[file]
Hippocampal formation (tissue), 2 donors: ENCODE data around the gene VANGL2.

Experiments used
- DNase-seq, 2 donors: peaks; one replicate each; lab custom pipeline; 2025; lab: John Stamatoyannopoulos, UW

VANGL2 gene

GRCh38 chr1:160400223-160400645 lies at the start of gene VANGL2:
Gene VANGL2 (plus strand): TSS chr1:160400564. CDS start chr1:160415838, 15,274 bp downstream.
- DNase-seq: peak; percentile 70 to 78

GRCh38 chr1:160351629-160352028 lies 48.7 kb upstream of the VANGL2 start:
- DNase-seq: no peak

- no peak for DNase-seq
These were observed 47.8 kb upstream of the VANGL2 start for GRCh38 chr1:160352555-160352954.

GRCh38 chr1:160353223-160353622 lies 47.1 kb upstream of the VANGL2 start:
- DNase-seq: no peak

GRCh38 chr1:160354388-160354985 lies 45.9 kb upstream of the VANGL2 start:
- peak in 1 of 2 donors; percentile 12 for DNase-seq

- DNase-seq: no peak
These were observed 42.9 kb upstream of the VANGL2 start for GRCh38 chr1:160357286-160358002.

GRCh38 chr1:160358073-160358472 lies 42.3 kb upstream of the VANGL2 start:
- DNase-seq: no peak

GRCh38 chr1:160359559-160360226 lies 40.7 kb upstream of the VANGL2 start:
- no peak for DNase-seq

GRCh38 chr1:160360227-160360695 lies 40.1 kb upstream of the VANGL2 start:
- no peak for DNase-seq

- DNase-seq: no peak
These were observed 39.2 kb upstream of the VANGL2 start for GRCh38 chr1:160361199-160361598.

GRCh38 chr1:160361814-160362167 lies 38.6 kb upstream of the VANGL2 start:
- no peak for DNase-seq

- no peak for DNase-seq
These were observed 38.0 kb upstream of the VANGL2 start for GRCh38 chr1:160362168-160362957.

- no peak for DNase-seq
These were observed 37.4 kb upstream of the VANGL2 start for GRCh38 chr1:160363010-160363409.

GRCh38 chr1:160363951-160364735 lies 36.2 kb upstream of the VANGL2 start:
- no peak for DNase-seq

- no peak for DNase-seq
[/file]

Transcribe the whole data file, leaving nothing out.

Hippocampal formation (tissue), 2 donors: ENCODE data around the gene VANGL2.

Experiments used
- DNase-seq, 2 donors: peaks; one replicate each; lab custom pipeline; 2025; lab: John Stamatoyannopoulos, UW

VANGL2 gene

GRCh38 chr1:160400223-160400645 lies at the start of gene VANGL2:
Gene VANGL2 (plus strand): TSS chr1:160400564. CDS start chr1:160415838, 15,274 bp downstream.
- DNase-seq: peak; percentile 70 to 78

GRCh38 chr1:160351629-160352028 lies 48.7 kb upstream of the VANGL2 start:
- DNase-seq: no peak

- no peak for DNase-seq
These were observed 47.8 kb upstream of the VANGL2 start for GRCh38 chr1:160352555-160352954.

GRCh38 chr1:160353223-160353622 lies 47.1 kb upstream of the VANGL2 start:
- DNase-seq: no peak

GRCh38 chr1:160354388-160354985 lies 45.9 kb upstream of the VANGL2 start:
- peak in 1 of 2 donors; percentile 12 for DNase-seq

- DNase-seq: no peak
These were observed 42.9 kb upstream of the VANGL2 start for GRCh38 chr1:160357286-160358002.

GRCh38 chr1:160358073-160358472 lies 42.3 kb upstream of the VANGL2 start:
- DNase-seq: no peak

GRCh38 chr1:160359559-160360226 lies 40.7 kb upstream of the VANGL2 start:
- no peak for DNase-seq

GRCh38 chr1:160360227-160360695 lies 40.1 kb upstream of the VANGL2 start:
- no peak for DNase-seq

- DNase-seq: no peak
These were observed 39.2 kb upstream of the VANGL2 start for GRCh38 chr1:160361199-160361598.

GRCh38 chr1:160361814-160362167 lies 38.6 kb upstream of the VANGL2 start:
- no peak for DNase-seq

- no peak for DNase-seq
These were observed 38.0 kb upstream of the VANGL2 start for GRCh38 chr1:160362168-160362957.

- no peak for DNase-seq
These were observed 37.4 kb upstream of the VANGL2 start for GRCh38 chr1:160363010-160363409.

GRCh38 chr1:160363951-160364735 lies 36.2 kb upstream of the VANGL2 start:
- no peak for DNase-seq

- no peak for DNase-seq